The naked countess, the fish and the row about a Trappist ale poster

Beerista: An Orval festival raises tricky questions about beer and marketing

Orval: the Trappist ale features the legend of Countess Matilda on its label. Photograph: James Cridland/CC

Orval: the Trappist ale features the legend of Countess Matilda on its label. Photograph: James Cridland/CC

 

Matilda of Canossa, countess of Tuscany, has been causing a bit of a fuss in the beer world. She’s the woman who, legend goes, accidentally dropped her wedding ring into water, said a little prayer, and then saw a magical trout appear with the ring in its mouth. As a sign of her gratitude she established a monastery on the site – which she proclaimed a Val d’Or, or Golden Valley – and that’s where the great Orval brewery, in Belgium, now lies. The ring-bearing trout appears on its labels.

Fast-forward to 2019, when a brewery in Austin, Texas, called Jester King announced its annual Orval Day festival with a poster of the countess and the fish. That she is naked on it became a bit of a talking point, prompting the artist who designed the poster, Katie Ross, to respond by saying she imagined the countess had been bathing when she dropped her ring, adding: “If you are familiar with my work, I love celebrating the beautiful form of women and people in general, in all their naked glory.”

Naked branding: Jester King’s controversial Orval Day poster
Naked branding: Jester King’s controversial Orval Day poster

While the tricky issue of women and beer branding will rage on, the Orval poster is a far cry from the blatantly sexist imagery used recently for Chesty La Rue, a new beer released by Fireforge; the brewery then removed the branding because, as it tweeted, “it offended many”.

As for Orval itself, it’s the strangest of the Trappist beers. Produced since 1931, it is fermented with a wild Brettanomyces yeast. It has a particularly distinctive funky, spicy flavour that changes over time, its earthy characteristic evolving, the beer becoming drier and the carbonation higher. Bottles sold here are usually two or three months old.

Irish breweries making Belgian-style beers include Rascals, with its Yankee White IPA, and Black Donkey, which does some great saisons. Mescan, in Westport, has a solid line-up of quality Belgian beers, and it is holding a one-day course on April 20th if you’re interested in learning more about the wonderful world of Belgian brewing.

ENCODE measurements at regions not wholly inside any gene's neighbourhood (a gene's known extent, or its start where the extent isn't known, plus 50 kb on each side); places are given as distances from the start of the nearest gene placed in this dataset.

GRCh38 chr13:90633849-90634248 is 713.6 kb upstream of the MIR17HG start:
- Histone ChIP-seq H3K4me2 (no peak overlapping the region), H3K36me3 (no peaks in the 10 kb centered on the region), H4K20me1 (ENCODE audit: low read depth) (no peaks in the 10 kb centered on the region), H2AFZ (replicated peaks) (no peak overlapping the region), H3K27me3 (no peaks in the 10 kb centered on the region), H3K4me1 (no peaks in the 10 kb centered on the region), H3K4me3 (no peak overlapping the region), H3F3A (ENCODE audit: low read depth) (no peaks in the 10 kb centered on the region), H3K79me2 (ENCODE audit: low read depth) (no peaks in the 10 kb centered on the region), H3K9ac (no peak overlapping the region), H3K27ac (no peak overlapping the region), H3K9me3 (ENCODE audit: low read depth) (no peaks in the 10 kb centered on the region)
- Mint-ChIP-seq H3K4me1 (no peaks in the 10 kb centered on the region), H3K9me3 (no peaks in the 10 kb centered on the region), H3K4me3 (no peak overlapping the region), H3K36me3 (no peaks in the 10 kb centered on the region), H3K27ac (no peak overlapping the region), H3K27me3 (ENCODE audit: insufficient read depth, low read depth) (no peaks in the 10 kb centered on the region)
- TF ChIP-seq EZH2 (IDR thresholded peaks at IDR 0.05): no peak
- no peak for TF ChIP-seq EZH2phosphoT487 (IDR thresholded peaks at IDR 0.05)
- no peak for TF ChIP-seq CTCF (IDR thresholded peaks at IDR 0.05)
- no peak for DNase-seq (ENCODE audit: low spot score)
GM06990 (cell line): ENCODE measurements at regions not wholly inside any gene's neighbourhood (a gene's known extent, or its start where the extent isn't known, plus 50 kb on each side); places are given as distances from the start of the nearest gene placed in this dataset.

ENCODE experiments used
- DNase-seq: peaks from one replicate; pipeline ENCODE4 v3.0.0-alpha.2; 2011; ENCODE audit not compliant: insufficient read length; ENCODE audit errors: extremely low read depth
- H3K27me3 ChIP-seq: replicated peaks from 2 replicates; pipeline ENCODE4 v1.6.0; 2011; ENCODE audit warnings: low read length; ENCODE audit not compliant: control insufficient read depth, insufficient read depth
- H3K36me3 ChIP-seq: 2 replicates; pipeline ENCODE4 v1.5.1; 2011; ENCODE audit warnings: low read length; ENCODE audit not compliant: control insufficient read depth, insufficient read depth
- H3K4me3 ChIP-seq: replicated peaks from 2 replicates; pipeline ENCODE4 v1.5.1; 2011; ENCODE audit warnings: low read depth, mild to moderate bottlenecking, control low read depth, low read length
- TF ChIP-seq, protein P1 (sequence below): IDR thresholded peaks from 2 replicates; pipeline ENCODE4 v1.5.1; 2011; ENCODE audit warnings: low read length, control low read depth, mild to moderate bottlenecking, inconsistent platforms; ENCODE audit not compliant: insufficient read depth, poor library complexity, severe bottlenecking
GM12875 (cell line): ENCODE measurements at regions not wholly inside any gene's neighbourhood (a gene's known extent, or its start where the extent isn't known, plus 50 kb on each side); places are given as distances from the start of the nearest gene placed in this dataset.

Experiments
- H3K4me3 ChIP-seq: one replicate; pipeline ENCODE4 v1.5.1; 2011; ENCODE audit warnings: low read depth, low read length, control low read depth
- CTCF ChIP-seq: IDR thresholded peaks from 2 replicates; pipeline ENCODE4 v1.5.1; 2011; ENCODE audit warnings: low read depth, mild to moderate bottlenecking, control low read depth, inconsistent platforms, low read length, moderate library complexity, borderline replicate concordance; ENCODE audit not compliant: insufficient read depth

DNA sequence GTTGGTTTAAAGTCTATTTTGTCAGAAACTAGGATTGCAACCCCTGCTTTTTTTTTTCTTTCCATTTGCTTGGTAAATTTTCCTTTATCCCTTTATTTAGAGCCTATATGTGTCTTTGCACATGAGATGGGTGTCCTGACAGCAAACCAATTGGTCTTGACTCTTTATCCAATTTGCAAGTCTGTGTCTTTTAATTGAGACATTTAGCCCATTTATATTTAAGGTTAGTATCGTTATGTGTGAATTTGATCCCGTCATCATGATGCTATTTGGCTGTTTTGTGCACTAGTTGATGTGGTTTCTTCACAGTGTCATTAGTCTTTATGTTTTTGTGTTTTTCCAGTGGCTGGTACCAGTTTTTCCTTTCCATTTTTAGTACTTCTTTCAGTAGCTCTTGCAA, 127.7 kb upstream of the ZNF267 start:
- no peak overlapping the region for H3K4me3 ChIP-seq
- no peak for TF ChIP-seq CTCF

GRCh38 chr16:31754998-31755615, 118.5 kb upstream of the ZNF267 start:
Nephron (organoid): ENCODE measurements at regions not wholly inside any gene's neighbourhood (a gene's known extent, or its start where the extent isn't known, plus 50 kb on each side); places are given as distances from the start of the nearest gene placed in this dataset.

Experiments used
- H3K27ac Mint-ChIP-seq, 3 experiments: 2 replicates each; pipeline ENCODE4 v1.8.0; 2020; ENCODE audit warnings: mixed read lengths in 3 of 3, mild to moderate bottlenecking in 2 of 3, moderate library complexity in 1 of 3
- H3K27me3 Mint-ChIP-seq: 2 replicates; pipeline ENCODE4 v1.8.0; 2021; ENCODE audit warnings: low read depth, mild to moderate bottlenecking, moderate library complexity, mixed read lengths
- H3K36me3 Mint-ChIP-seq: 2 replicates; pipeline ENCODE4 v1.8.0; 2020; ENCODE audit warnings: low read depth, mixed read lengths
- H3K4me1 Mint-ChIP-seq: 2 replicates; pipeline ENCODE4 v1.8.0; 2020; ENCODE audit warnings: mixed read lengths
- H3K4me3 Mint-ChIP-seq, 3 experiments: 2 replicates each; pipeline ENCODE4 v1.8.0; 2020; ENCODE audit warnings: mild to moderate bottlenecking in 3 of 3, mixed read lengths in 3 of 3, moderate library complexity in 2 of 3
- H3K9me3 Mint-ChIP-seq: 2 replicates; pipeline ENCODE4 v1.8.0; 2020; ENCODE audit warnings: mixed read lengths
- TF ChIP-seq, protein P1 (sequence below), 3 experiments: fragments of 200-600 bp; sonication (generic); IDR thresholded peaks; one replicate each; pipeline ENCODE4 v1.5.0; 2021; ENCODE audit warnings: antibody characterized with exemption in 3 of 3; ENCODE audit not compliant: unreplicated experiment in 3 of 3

@ITbeerista, beerista@irishtimes.com

The Irish Times Logo
Commenting on The Irish Times has changed. To comment you must now be an Irish Times subscriber.
SUBSCRIBE
GO BACK
Error Image
The account details entered are not currently associated with an Irish Times subscription. Please subscribe to sign in to comment.
Comment Sign In

Forgot password?
The Irish Times Logo
Thank you
You should receive instructions for resetting your password. When you have reset your password, you can Sign In.
The Irish Times Logo
Please choose a screen name. This name will appear beside any comments you post. Your screen name should follow the standards set out in our community standards.
Screen Name Selection

Hello

Please choose a screen name. This name will appear beside any comments you post. Your screen name should follow the standards set out in our community standards.

The Irish Times Logo
Commenting on The Irish Times has changed. To comment you must now be an Irish Times subscriber.
SUBSCRIBE
Forgot Password
Please enter your email address so we can send you a link to reset your password.

Sign In

Your Comments
We reserve the right to remove any content at any time from this Community, including without limitation if it violates the Community Standards. We ask that you report content that you in good faith believe violates the above rules by clicking the Flag link next to the offending comment or by filling out this form. New comments are only accepted for 3 days from the date of publication.